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Nutrition for Nurses

9.3 Implement Nutritional Strategies to Impact Hematological Wellness

Nutrition for Nurses9.3 Implement Nutritional Strategies to Impact Hematological Wellness

Learning Outcomes

By the end of this section, you should be able to:

  • 9.3.1 Assess the client for readiness to learn.
  • 9.3.2 Teach nutritional strategies to optimize hematological wellness.

Holistic Nursing Assessment of the Client

Assessing clients for nutritional influences on hematologic wellness must encompass the client and their support circle. The nurse should consider the different realms the client may be impacted by in their nutritional choices (Figure 9.4). For example, adolescents, who may be adequately knowledgeable about nutrient-rich food sources, may choose less-healthy options at school due to peer influence. The nurse should help clients visualize potentially challenging situations. Visualization of the situation—and how to respond to the situation—can empower clients to improve their attitude and practice of healthy eating and is part of a holistic approach to fostering hematologic wellness (Wiafe et al., 2023).

The patient support circle is one circle that is made up of four circles, each one getting slightly smaller to fit inside the previous one. Starting with the smallest circle, they are labeled: 1. psychosocial; social determinants of health; 2. spiritual; 3. emotional; and 4. physical.
Figure 9.4 Holistic nutritional assessment domains are important in assessing clients for nutritional influences and must encompass the client and their support circle. (attribution: Copyright Rice University, OpenStax, under CC BY 4.0 license)

Age-Specific Considerations

For infants, school-aged children, and adolescents, determining where children spend their time and with whom is an important step in developing a holistic approach to nutritional interventions. The modern family is diverse, and often consists of multigenerational members and different households influencing each other’s health practices. Gaining the confidence of the family unit’s influencer(s) requires a nurse’s thoughtful approach and cultural sensitivity (Barnes et al., 2020). For infants, family traditions regarding the addition of solid food and cow’s milk to the diet can contradict current evidence-based recommendations and can result in nutritional anemias. Discussing menstruation may be taboo for some female adolescents and thus result in undisclosed menorrhagia and secondary iron-deficient anemia. Older adults are often uncomfortable discussing oral health issues and economic burdens that may have led to late recognition of malnutrition. The nurse is in a unique situation to holistically assess clients and their families utilizing active listening and therapeutic communication strategies.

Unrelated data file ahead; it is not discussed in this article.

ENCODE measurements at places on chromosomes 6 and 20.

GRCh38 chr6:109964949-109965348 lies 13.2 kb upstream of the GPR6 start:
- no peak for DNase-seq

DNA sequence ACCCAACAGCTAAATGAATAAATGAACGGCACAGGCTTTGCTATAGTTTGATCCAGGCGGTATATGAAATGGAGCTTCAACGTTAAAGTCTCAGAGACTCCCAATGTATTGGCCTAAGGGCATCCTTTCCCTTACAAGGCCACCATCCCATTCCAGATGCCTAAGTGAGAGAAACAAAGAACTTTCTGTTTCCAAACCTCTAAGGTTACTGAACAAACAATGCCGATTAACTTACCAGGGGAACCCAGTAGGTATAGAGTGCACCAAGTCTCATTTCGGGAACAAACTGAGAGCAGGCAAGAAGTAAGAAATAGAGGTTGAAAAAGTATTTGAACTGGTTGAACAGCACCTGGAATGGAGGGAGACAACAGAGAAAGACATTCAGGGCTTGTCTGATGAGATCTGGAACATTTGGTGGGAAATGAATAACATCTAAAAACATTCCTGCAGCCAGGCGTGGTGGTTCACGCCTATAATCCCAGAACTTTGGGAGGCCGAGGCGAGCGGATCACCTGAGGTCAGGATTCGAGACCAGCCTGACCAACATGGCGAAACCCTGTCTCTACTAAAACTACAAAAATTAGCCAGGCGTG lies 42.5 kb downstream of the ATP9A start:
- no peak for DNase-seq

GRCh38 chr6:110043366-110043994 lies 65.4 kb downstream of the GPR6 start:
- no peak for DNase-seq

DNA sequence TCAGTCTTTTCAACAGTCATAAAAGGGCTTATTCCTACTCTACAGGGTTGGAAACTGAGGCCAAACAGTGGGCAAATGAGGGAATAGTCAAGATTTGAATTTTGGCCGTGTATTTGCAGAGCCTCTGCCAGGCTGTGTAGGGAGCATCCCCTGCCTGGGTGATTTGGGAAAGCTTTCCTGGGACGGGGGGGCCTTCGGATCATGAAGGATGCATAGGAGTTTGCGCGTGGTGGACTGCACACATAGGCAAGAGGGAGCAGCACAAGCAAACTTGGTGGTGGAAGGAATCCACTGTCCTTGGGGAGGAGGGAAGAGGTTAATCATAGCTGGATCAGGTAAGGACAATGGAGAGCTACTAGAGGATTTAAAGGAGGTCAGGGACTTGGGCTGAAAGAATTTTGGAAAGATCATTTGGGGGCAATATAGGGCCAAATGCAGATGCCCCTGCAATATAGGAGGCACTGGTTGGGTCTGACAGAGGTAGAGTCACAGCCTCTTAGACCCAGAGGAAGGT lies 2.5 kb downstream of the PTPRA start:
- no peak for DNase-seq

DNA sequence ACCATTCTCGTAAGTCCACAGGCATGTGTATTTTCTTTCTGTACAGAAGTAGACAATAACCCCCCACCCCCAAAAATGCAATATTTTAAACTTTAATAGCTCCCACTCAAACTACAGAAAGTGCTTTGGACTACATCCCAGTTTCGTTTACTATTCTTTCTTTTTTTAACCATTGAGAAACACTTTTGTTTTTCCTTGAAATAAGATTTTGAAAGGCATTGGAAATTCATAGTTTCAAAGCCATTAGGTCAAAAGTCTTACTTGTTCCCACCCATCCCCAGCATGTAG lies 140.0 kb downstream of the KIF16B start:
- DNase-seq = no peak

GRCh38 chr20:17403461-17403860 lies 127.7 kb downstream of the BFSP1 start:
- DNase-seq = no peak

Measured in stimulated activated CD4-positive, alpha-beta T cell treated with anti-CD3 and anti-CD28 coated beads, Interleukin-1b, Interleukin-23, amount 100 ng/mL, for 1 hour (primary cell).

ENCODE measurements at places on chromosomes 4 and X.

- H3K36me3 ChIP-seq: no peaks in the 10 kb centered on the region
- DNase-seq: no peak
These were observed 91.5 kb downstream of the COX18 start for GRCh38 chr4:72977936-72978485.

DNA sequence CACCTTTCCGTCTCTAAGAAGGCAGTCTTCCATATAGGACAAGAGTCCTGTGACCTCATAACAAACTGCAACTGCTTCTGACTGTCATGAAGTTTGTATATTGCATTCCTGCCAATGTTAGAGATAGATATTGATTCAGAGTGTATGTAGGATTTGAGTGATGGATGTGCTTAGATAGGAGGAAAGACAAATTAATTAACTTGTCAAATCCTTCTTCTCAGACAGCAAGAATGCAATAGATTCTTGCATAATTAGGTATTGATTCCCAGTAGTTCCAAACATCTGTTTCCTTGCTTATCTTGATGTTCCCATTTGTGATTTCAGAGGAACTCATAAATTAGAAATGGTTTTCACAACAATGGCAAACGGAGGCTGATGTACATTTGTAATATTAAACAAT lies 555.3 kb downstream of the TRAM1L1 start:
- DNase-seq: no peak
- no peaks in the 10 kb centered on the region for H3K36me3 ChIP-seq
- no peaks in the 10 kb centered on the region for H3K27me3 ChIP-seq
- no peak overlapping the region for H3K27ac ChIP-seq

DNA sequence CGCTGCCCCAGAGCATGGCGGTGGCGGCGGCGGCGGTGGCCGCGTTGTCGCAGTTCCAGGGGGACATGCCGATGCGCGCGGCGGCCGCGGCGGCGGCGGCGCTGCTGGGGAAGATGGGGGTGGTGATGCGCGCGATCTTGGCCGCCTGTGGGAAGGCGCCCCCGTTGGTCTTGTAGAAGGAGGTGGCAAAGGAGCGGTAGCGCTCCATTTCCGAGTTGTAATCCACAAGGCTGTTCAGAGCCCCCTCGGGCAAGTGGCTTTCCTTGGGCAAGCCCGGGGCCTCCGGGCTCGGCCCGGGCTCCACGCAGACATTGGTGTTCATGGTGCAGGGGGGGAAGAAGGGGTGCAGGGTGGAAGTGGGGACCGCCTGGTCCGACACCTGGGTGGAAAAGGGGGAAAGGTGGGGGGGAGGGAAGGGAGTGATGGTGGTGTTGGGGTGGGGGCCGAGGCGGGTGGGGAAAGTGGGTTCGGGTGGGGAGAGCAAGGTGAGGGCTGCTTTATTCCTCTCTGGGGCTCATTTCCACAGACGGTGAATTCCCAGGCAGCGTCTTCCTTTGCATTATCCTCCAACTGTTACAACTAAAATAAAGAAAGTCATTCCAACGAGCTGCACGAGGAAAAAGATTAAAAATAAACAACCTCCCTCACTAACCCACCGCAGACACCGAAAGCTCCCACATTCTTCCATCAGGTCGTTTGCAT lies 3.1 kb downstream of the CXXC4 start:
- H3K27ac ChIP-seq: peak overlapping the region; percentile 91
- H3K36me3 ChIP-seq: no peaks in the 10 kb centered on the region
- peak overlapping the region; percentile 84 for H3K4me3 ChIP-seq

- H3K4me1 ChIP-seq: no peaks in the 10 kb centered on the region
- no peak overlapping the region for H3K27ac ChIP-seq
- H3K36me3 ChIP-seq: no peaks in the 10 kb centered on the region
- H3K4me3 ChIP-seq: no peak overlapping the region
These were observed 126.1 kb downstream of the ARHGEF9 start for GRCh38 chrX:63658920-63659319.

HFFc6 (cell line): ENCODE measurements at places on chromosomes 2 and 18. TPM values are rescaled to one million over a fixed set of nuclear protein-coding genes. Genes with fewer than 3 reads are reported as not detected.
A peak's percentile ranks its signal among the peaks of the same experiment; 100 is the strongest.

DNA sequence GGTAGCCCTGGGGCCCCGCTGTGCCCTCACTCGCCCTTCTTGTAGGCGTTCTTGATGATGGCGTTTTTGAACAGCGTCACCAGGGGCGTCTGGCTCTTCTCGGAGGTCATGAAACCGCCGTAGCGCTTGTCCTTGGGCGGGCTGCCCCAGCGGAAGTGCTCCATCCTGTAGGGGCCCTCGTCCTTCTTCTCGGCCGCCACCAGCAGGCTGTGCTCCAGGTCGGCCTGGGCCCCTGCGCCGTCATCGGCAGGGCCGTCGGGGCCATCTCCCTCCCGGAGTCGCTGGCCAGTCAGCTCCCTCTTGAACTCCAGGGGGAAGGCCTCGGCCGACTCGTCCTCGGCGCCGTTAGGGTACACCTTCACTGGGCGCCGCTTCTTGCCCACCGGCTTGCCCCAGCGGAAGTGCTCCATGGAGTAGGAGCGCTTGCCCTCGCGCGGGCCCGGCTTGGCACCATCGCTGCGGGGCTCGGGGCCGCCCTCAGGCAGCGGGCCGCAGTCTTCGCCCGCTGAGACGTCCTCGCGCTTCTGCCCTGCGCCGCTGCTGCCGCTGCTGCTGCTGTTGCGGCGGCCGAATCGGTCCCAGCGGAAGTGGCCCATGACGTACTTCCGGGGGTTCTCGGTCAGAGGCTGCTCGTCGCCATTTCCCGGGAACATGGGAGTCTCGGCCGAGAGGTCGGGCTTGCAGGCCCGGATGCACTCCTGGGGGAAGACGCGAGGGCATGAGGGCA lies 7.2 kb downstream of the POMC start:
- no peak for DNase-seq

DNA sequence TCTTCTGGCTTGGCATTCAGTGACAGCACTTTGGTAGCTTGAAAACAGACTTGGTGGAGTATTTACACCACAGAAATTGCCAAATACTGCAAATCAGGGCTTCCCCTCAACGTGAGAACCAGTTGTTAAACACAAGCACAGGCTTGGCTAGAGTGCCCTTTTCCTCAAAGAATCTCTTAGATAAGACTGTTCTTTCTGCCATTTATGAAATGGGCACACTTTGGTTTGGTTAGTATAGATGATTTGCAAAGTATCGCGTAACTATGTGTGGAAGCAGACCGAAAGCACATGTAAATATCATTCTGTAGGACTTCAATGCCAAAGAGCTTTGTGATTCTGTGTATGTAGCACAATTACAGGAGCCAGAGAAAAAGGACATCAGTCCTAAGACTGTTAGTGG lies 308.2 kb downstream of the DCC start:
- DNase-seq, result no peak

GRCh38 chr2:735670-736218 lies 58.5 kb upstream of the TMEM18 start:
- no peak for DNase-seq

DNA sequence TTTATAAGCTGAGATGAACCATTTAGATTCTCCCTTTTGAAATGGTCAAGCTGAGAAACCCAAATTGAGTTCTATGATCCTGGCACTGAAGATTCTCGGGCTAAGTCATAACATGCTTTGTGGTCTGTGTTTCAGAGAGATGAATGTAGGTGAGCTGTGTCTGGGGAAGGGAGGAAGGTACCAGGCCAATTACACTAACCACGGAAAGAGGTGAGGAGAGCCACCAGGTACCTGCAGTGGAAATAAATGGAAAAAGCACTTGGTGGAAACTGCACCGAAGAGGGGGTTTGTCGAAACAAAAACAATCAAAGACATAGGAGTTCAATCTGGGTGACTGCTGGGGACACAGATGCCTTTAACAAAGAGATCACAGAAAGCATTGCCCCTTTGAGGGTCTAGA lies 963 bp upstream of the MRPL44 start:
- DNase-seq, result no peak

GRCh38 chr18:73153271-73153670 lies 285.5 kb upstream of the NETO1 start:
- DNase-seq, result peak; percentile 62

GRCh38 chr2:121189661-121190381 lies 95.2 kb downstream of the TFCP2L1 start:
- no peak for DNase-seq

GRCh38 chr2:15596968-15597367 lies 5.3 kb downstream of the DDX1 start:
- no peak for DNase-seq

Client Teaching

As the teaching session begins, the nurse should ask the client to describe what they already know about the health concern and should be prepared to adjust their educational plan. If the client reports having nutrient-deficient anemia but does not understand what anemia is, the educational plan should start with an overview of the function of red blood cells and how they are produced in the body. Most clients will struggle with adherence to a nutritional plan (meal plan) if they do not understand why the modification is necessary. This is a component of determining the client’s health literacy. Other variables of health literacy to consider include:

  • Language spoken and read
  • Cultural considerations regarding who should be present for the educational session
  • The learning style of the client and their significant other as applicable
  • External constraints (time, state of health)

Learning Modalities

Taking advantage of technology and existing reputable resources can be a time saver for both the nurse and the client. Reputable references may be available electronically and/or in writing. Determining access to a computer or internet service is vital if relying on an electronic modality for content. Additionally, consideration of the material in the client’s primary language cannot be overlooked. Potential options include:

  • One-on-one teaching
  • Group or family teaching
  • Demonstration—including food preparation and shopping
  • Printed materials
  • Videos, podcasts, applications for smart phones
  • Community resources

A list of client education resources is included at the end of this chapter.

Unfolding Case Study

Part C

Read the following clinical scenario and then answer the questions that follow. This case study is a follow-up to Case Study Parts A and B.

Grant starts discharge education with Ms. Foster by sharing his intended goal and time frame for completion. Ms. Foster’s daughter offers to retrieve the car to expedite discharge. Grant suggests that she stay for the education and participate in identifying potential barriers to the plan. Ms. Foster reports that her anemia should be resolved since she received a blood transfusion. Grant explains to Ms. Foster that the lifespan of transfused red blood cells is approximately 60 days and that she will need to start oral iron replacement therapy as soon as possible to restore her hematologic wellness. He then modifies his educational plan to include an overview of red blood cell production, signs and symptoms of anemia, and the expected time for recovery of symptoms.

5.
A holistic approach to client teaching includes consideration of which of the following?
  1. Spiritual influences
  2. Family presence
  3. Medical diagnosis
  4. Family medical history
6.
Which of the following age-specific considerations should the nurse consider first before initiating the educational session with Ms. Foster?
  1. Hearing or vision changes
  2. Cognitive function
  3. Preferred spoken language
  4. Level of alertness
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